For years the weight would come and go and now I had my WHY for needing and wanting it to stay off. My weight was the trigger to get me into the doctor’s office for my diagnosis. My WHY would be my motivation to overcome this disease! This time it would be the last time I lost the weight, improved my health in the process and to prove I would be around longer than 10 years. So how do you find your WHY?
“We need to talk.” This phrase has so many meanings. It can invoke positive excitement of anticipation; it can be lead to curiosity and suspense, or harbor even fear. Hearing this phrase on the phone from my physician immediately brought me back to memories of hearing the exact same words from my dad. So many times he would call me on the phone and say, “Hi Sarah, We Need to Talk.” Most of the time it was good, but one of was the last time he uttered those words to me, I’ll never forget them.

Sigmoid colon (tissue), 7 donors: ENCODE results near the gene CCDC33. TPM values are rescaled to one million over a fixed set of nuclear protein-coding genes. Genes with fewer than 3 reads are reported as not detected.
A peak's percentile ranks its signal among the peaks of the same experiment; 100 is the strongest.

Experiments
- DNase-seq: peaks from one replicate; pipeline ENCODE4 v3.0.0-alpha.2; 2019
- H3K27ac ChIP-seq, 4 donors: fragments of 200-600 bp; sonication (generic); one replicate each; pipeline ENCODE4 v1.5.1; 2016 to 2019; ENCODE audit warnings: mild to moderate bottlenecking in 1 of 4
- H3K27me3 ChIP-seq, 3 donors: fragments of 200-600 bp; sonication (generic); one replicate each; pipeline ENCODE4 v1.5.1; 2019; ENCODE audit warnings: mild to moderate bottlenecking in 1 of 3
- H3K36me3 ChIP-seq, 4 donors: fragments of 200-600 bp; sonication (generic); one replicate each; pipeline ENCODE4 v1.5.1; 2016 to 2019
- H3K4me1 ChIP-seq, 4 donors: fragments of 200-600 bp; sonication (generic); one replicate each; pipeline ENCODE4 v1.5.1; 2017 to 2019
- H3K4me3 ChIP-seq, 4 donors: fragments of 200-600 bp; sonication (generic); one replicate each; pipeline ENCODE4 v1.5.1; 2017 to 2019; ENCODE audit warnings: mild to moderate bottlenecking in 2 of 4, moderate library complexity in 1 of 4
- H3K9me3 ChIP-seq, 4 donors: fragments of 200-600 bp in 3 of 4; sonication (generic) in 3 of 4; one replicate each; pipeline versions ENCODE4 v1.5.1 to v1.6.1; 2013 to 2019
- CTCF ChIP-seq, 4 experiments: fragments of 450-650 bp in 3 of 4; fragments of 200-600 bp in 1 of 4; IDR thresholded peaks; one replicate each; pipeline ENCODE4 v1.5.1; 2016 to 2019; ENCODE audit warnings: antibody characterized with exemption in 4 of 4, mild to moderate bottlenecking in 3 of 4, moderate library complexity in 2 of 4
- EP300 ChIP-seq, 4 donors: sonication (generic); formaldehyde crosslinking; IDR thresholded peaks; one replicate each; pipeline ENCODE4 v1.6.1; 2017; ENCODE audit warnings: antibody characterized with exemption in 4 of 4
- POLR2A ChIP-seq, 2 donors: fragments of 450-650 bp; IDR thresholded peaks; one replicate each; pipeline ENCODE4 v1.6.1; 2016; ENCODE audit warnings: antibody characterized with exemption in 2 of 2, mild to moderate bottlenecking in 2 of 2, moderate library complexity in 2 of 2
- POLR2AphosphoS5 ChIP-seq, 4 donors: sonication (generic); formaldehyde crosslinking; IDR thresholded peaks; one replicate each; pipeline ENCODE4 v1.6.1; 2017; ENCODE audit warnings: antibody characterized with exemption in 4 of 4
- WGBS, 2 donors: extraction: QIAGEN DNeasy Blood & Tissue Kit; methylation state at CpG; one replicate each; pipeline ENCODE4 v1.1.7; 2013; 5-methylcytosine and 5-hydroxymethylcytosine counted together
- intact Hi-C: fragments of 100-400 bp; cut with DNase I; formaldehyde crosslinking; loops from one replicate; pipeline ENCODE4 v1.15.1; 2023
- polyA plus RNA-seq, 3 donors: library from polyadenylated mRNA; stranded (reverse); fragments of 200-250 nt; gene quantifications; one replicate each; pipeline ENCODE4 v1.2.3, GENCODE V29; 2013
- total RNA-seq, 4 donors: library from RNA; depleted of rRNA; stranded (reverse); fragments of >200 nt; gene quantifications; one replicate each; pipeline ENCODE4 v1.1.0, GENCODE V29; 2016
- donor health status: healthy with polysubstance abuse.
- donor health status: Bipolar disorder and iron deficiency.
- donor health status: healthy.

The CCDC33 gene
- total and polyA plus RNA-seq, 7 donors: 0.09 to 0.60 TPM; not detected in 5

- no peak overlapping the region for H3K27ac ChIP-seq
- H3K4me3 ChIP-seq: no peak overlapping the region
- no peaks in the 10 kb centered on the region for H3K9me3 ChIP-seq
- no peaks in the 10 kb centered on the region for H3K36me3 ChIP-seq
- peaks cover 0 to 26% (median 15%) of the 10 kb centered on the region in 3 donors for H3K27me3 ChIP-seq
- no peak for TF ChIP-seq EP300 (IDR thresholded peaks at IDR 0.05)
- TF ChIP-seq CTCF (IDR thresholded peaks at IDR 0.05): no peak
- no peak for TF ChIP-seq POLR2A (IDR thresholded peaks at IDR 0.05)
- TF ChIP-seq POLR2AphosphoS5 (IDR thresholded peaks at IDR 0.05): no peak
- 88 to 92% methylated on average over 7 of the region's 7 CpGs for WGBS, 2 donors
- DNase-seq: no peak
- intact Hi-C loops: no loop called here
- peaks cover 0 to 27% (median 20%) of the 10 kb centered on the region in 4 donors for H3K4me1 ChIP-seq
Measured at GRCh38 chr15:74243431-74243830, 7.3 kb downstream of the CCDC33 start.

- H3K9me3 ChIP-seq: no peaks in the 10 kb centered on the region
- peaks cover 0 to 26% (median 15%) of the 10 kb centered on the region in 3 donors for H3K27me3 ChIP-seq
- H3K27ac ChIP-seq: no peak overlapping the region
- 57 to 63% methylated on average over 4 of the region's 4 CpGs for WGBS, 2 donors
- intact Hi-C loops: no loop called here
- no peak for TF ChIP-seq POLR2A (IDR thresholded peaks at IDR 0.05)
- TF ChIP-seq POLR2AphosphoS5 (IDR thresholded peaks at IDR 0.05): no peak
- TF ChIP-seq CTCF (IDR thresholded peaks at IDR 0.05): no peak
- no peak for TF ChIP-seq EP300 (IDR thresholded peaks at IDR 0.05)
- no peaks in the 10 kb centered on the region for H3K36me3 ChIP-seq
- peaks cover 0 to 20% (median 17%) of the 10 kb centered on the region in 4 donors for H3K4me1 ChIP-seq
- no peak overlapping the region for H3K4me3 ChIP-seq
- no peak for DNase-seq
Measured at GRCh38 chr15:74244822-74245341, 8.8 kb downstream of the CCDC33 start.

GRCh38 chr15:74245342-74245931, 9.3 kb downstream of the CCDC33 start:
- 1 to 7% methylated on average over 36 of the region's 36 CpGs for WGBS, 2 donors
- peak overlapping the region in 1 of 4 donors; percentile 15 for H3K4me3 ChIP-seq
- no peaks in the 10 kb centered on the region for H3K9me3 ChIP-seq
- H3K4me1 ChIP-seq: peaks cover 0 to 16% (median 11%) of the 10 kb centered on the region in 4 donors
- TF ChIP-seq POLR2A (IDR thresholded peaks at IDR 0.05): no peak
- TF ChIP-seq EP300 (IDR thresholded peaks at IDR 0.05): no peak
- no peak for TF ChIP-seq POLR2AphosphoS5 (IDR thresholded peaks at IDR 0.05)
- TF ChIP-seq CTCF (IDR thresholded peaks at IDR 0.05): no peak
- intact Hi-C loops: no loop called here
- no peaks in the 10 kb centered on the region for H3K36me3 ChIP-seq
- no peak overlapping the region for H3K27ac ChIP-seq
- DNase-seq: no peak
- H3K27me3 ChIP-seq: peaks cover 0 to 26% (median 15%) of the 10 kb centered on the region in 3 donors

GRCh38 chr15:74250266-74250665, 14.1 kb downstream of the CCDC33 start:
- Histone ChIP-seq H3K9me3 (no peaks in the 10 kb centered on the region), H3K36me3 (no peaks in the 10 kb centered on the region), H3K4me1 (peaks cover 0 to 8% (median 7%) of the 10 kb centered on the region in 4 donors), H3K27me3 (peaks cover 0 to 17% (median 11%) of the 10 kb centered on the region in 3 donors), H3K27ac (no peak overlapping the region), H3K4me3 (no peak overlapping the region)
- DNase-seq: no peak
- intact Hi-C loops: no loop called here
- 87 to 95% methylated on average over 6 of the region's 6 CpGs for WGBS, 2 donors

My family and I were visiting my parents in early October 2013. They lived in Kanosh, a small town in the center of Utah. We knew my father’s health was declining fast and we were trying to spend as much time with my parents as possibly. We drove from American Fork to Kanosh, about 100 miles to help my father harvest his small, but plentiful garden. In the middle of the day, he uttered those words, “Sarah and Mike, We need to Talk.” We had my brother entertain our kids with the 4 wheelers and we went inside for a conversation. I knew this would be serious. I knew that just the day prior he had a paracentesis done; a procedure to drain excess fluid buildup in his abdomen. This is a complication to advanced NASH. He had been averaging every 5-6 days between procedures, but now needed it done twice a week. He informed me that the fluid buildup was continuing to increase each time he went in and this time there was a complication. This was the reason for our talk. He felt prompted to get his affairs in order. Today quickly turned from a happy visit to “This is what I need you to take care of. You and Mike are to take care of your Mother. “and so forth. He knew didn’t have much time left, and he didn’t.